I have a difficult time with books that require the reader to suspend disbelief. In fact, I avoid them. But not if the author is Andrew Sean Greer.
Cathleen Schine's journey to becoming an author included brief stints in medieval history and shoe buying at Bloomingdale's. Not a likely trajectory toward a profession as a novelist, especially since she turned to writing as a fall-back career.
Set in New York City in the 1920s, The Other Typist by Suzanne Rindell is told from the viewpoint of Rose Baker, an unremarkable woman raised in an orphanage by nuns.
One beautiful thing about reading is the travel it allows. Through books, you can visit other times, places, or even dimensions.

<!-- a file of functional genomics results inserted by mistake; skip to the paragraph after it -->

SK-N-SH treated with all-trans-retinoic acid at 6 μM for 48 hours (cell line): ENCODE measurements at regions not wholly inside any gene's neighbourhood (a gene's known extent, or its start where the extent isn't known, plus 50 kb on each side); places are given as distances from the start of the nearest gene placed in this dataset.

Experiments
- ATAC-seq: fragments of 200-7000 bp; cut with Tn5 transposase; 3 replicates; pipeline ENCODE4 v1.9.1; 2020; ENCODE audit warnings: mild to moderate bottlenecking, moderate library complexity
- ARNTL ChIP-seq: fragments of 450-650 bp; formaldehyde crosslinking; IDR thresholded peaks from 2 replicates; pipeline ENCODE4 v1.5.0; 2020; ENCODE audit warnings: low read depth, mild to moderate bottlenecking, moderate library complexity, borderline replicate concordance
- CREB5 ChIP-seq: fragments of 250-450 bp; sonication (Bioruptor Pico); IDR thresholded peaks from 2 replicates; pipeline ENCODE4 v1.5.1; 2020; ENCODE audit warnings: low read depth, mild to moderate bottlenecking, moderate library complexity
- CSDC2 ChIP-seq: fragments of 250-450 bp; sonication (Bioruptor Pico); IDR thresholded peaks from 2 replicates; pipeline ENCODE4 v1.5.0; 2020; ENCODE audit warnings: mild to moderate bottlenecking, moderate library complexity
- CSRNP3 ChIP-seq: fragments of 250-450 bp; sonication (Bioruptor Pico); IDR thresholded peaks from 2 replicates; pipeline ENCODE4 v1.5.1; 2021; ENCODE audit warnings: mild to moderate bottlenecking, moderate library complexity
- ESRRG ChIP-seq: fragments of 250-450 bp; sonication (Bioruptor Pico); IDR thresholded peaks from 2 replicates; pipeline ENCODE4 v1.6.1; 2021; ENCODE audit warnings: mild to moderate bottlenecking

Jill McCorkle's Life After Life, set in fictional Fulton, N.C., is told through a chorus of characters that have a connection to the Pine Haven Retirement Community.
Snapper is a collection of stories by Brian Kimberling.
Like making new friends later in life, we learn about protagonist Nathan Lochmueller through a series of stories and back-stories.
David Sedaris is known for his self-deprecating wit, obsessive behaviors and sardonic humor. His new book of essays, Let's Explore Diabetes with Owls, does not disappoint.
As we live our lives, we're presented with seemingly minute decisions to make every day. Each decision takes us on a specific path. Some prove to be wise. Others have us wishing for a mulligan.
The protagonist of The Unchangeable Spots of Leopards is a writer who has lost every book he's ever written.
In Ruth Ozeki's first two books, her protagonists were strong Japanese-American women, and on book tours, she was often asked if they were based on herself.